watercolor woman

The One Aspect of My OCD I Am Certain About


Editor’s note: If you struggle with obsessive-compulsive disorder (OCD), the following post could be potentially triggering. You can contact the Crisis Text Line by texting “START” to 741-741. To find help visit International OCD Foundation’s website.

The “doubting disease.” This is what obsessive-compulsive disorder (OCD) is sometimes called. I have found it to be completely true that having OCD makes me doubt absolutely everything.

In fact, one aspect of my OCD I can be certain about — ironically — is when I am doubting, I know it must be OCD.

Just imagine this for a minute. You are in treatment for your OCD and the night before your weekly session, a wave of anxiety comes washing over you. You think to yourself, I can’t go. I just can’t. Why can’t you go? OCD might tell you if you go, you could be taking advantage of a service you don’t really need. Maybe it says if you go, it must mean you are a terrible liar who is manipulating everyone around you into thinking you have OCD, but you really do not. OCD might say if you go, you are heading into a session that costs more than it’s worth and more than what you deserve. It might say if you go, you are pretending your OCD is really bad enough to even be there (if you even have it at all). You crawl into the fetal position and let the tears roll down your cheeks. How can you believe what anyone is telling you? You can’t trust anyone. They are either lying to you or you are deceiving them into thinking you have something maybe you do not really have! How do they know if you have OCD or not? There is no brain scan to identify your obsessive-compulsive disorder. They can’t see inside your head, so how can they possibly know? And how can you even know for that matter? Because at this point you are too confused to sort through anything.

This is what the doubting disease is like. This is what OCD feels like. In fact, I am taking a big risk in writing this because even saying the words “I have obsessive compulsive disorder” heightens my anxiety. Because I still worry if it is true. I battle my brain in this way every day. OCD takes the most important aspects of my life — the things that mean the most to me — and plays this “what if” game and makes me question it all. From my morals and my faith to my character to whether or not I even have OCD. It causes me to question every little thing. It is isolating. It is like a bully who never leaves me alone. It is never as simple as, “I have OCD because the professionals tell me I do, and I can recognize it in myself.” Rather, I think What if they are wrong? What if I am a faker? What if I am looking for attention? How do they know it’s OCD? Where is the proof?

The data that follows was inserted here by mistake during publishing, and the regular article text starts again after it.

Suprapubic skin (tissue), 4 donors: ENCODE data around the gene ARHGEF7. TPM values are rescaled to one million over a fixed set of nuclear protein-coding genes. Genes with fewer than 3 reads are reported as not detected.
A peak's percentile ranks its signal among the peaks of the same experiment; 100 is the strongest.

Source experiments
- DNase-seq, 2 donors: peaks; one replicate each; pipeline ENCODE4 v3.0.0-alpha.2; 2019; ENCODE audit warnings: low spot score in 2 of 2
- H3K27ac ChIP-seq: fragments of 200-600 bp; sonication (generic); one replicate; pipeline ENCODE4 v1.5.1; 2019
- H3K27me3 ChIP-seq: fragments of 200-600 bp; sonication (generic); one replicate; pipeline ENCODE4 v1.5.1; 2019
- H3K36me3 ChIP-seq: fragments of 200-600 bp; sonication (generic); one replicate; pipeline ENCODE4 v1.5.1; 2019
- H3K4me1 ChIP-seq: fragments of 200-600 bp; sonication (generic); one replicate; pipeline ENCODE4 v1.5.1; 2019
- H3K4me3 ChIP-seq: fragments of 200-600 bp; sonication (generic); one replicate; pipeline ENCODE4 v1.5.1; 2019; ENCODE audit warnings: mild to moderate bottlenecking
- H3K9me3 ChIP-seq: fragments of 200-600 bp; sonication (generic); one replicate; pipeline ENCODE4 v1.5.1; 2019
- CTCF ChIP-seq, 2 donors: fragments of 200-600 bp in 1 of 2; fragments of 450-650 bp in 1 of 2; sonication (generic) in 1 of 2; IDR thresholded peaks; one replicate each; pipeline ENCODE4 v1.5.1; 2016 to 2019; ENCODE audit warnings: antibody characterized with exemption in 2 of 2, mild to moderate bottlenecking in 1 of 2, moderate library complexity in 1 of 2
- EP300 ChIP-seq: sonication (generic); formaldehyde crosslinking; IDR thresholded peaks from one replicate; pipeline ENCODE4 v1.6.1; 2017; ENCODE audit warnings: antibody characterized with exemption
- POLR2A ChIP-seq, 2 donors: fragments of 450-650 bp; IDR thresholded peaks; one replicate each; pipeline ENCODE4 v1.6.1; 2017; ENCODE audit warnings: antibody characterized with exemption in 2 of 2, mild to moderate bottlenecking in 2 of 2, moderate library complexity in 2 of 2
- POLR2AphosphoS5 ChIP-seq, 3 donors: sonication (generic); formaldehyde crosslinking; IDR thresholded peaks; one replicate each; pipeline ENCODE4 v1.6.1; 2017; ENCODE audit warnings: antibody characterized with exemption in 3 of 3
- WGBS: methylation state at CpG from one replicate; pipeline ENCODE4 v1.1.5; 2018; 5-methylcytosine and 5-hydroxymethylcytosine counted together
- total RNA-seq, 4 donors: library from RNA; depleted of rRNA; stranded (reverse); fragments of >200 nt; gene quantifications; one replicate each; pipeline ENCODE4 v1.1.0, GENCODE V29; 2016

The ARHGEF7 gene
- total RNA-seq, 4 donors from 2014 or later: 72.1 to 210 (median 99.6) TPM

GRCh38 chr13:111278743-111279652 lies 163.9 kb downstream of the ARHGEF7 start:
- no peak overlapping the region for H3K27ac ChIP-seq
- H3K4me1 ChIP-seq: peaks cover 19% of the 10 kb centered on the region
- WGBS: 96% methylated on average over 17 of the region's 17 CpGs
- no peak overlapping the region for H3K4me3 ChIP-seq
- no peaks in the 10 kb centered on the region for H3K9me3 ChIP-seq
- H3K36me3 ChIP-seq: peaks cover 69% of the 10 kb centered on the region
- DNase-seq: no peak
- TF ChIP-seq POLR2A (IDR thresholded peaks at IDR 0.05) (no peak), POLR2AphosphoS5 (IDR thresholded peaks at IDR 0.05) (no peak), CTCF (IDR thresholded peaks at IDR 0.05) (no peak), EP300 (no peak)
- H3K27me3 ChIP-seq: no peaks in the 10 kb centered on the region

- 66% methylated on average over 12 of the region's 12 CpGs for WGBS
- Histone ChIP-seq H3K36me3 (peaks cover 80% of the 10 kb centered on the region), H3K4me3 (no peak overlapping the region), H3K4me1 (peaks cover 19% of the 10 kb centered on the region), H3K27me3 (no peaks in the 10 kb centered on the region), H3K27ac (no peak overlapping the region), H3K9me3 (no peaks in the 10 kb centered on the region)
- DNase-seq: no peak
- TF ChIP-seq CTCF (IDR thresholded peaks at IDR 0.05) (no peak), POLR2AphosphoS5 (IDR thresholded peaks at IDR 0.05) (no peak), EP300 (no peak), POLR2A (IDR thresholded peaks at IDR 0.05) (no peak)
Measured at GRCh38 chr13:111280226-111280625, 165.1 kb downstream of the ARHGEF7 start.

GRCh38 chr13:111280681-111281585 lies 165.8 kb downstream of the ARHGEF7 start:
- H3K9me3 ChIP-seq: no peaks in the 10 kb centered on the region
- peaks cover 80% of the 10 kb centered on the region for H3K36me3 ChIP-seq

But even with proof, I still question. I still doubt. I still ask the same questions over and over. My fears and doubts are recurring. I have been given proof of my medical conditions, tests that came back positive. One would think this would shut the OCD up. Yet, I still doubt whether or not I am really sick. What if those tests are wrong? What if…

The “what ifs” accompany the doubt and the constant worry and second guessing makes for a perfect storm, leading me into crying spells or anxiety attacks. But the one thing that seems to be able to pull me back to reality for a brief instant is knowing this debilitating worry and never ending doubt is the very essence of what OCD is.

The doubting disease.

This knowledge does not make it any easier to deal with, but knowing this isn’t me, it’s OCD, can give me a little peace of mind during an attack. I remind myself I must have it, because I am going in circles.

When this realization eases my mind, it never lasts, because I know those same fears will arise again and the doubt will overwhelm me. And this is what keeps me going to therapy, even when I do not want to. There is still a lot of work to be done because I am in the beginning stages. I will keep trying because I do not want to live my life in constant doubt and disbelief.

We want to hear your story. Become a Mighty contributor here.

Thinkstock photo via bruniewska.

TOPICS
JOIN THE CONVERSATION

Related to Obsessive-Compulsive Disorder (OCD)

A young boy sitting and reading

Watching My 12-Year-Old Son Grow Up With OCD

Editor’s note: If you struggle with obsessive-compulsive disorder (OCD), the following post could be potentially triggering. You can contact the Crisis Text Line by texting “START” to 741-741. To find help visit International OCD Foundation’s website. I watched my son from across the room, waiting for an answer to my question about his day at [...]
multiple reflections of woman in a mirror

My Response to 8 Ridiculous Things People Have Said About My OCD

1. “Everyone is a bit OCD though, aren’t they?” This has been said to me more times than I care to remember, and it always sounds more like a statement than a question. Obsessive-compulsive disorder (OCD) is one of the most misunderstood, stigmatized mental illnesses, and I think this is one of the things people [...]

Why My Recovery Inspired the Reading of an Unorthodox Gospel at Our Wedding

When attending wedding ceremonies, people generally expect the theme of the readings to be about love and life, rainbows and butterflies. These speeches are known for eloquently explaining why the bride and groom have come together in unity to live a lifetime filled with love, hope, happiness and compassion. While I have grown up a Catholic [...]
Sad woman looking through a car window

The Therapy Session in the Passenger Seat of My Doctor's SUV

I sobbed in the passenger seat of a parked navy SUV, while someone I met 40 minutes before sat in the driver’s seat, in front of a brick office building with a blaring alarm in suburban Western New York. My concerned mother handed me a tissue. She listened from the back seat and did her [...]